Fat burning can be a top priority for many people, but an especially important type of fat burning is only activated during certain conditions. Brown fat tissue is different than the typical fat we think of which stores energy. Instead, when brown fat is burned off, it ignites metabolic changes and helps keep us warm (while also burning calories). Coffee and hot peppers can stimulate brown fat burning, as can a vitamin you’re likely already getting in your diet.
Through research conducted at the Medical University of Vienna, a unique role of Vitamin A in brown fat burning has been discovered. Vitamin A, otherwise known as retinol, is increased in the body when exposed to cold in humans and mice. Under the influence of cold temperatures, vitamin A which is normally stored in the liver begins to mobilize and travels to the fat tissue. Once in the fat tissue, it converts regular white fat into brown fat, a process known as “browning”.
Having the option to convert regular white fat into brown fat would be helpful in reducing overall fat deposits, but don’t rush out for Vitamin A supplements just yet. This mechanism has just been discovered, and the scientists hesitate to recommend supplements because the process is so specific. They aren’t sure if taking in any extra vitamin A will help because the body has a complex timeline in which it delivers the vitamin A from the liver. However, incorporating more food-sources of vitamin A can certainly give you all of the other benefits of vitamin A and carotenoid-rich vegetables so you aren’t lacking when your body needs to turn on the browning switch.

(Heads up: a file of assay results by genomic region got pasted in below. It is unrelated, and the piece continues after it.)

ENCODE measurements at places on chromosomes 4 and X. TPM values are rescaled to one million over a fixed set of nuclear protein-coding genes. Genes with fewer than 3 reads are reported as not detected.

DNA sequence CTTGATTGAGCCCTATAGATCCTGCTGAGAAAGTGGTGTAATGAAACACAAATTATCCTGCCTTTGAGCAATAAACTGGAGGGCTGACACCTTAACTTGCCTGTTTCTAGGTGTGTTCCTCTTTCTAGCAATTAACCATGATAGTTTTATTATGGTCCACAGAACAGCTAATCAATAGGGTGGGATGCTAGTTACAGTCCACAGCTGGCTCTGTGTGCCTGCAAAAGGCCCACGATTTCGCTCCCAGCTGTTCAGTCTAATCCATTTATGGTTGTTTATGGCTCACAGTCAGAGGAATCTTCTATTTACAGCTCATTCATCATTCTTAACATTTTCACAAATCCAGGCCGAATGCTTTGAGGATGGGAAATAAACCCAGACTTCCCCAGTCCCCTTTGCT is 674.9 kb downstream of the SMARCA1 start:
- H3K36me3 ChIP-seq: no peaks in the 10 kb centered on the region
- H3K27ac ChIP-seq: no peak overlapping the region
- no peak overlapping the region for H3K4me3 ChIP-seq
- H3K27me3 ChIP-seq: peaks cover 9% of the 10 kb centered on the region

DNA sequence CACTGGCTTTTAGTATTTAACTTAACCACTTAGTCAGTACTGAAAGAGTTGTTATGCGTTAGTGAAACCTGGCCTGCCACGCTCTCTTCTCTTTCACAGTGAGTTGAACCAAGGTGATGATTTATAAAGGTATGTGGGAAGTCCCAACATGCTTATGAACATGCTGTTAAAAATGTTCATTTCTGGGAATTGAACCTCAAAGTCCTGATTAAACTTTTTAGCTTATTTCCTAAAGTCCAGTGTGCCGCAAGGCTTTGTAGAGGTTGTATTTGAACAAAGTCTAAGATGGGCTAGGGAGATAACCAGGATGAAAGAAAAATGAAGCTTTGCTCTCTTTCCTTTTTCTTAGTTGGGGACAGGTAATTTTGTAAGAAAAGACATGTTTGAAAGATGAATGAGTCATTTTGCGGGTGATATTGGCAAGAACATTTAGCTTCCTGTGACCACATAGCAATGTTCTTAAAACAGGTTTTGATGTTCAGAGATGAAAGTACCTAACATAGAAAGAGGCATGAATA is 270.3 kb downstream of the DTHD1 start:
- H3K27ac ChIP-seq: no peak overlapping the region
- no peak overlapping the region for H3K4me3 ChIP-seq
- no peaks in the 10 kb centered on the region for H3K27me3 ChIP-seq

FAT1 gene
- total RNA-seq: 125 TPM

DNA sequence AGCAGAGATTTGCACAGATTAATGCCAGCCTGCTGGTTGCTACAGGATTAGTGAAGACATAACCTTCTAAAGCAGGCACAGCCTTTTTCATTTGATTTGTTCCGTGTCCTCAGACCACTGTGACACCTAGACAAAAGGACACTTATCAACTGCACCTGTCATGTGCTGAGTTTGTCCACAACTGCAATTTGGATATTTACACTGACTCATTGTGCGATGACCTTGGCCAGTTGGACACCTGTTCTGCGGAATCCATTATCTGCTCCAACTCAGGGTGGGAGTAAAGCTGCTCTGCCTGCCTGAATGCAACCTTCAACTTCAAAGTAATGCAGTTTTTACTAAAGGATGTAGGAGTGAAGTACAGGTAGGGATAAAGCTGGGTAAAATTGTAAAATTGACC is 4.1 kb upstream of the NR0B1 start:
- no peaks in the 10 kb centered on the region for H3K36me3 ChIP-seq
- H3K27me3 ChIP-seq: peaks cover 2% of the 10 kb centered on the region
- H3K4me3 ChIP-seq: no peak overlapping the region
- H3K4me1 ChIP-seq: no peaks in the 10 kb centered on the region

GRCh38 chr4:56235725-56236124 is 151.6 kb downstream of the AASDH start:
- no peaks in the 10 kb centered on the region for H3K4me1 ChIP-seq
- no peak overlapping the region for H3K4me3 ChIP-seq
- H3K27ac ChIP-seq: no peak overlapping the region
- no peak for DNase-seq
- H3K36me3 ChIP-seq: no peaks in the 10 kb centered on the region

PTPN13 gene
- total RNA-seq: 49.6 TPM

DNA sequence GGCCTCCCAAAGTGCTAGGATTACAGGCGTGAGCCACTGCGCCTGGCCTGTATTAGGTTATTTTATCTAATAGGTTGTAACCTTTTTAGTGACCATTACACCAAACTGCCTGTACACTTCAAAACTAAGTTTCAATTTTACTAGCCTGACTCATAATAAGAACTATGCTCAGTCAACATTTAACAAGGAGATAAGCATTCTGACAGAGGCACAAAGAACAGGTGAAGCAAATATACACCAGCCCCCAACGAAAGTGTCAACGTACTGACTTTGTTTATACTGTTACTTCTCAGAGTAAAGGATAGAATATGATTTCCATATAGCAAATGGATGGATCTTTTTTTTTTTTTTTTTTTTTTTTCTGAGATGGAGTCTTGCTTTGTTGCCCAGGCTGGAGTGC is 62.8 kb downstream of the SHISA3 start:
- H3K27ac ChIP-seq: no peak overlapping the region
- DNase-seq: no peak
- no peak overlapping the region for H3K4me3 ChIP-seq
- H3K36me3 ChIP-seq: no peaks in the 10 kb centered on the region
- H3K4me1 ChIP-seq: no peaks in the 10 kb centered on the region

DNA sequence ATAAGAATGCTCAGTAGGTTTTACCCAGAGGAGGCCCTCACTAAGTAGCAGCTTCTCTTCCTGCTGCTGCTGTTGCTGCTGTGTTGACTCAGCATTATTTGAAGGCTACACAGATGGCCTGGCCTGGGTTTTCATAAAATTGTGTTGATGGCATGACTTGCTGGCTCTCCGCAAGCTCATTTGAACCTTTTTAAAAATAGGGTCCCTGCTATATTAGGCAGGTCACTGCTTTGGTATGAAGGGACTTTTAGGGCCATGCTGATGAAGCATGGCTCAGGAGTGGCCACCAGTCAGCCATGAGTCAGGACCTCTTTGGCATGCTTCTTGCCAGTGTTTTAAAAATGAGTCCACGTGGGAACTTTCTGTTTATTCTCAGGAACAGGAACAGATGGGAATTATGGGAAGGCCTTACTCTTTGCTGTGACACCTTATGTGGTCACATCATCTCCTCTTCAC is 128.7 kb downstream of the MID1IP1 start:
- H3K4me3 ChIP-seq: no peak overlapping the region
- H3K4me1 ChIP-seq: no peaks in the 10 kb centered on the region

Vitamin A is either consumed on its own or in the form of provitamin A, also known as carotenoids. The carotenoids, as the name implies, are the bright oranges, yellows, and red colors found in fruits and vegetables (like carrots). Broccoli and squash also contain provitamin A. Your body can use the carotenoids to make Vitamin A, but Vitamin A on its own will only be found in fortified cereals, fish, liver, and dairy products.
Anna Fenzl, Oana Cristina Kulterer, Katrin Spirk, et. al. Intact vitamin A transport is critical for cold-mediated adipose tissue browning and thermogenesis. Molecular Metabolism, 2020; 101088 DOI: http://dx.doi.org/10.1016/j.molmet.2020.101088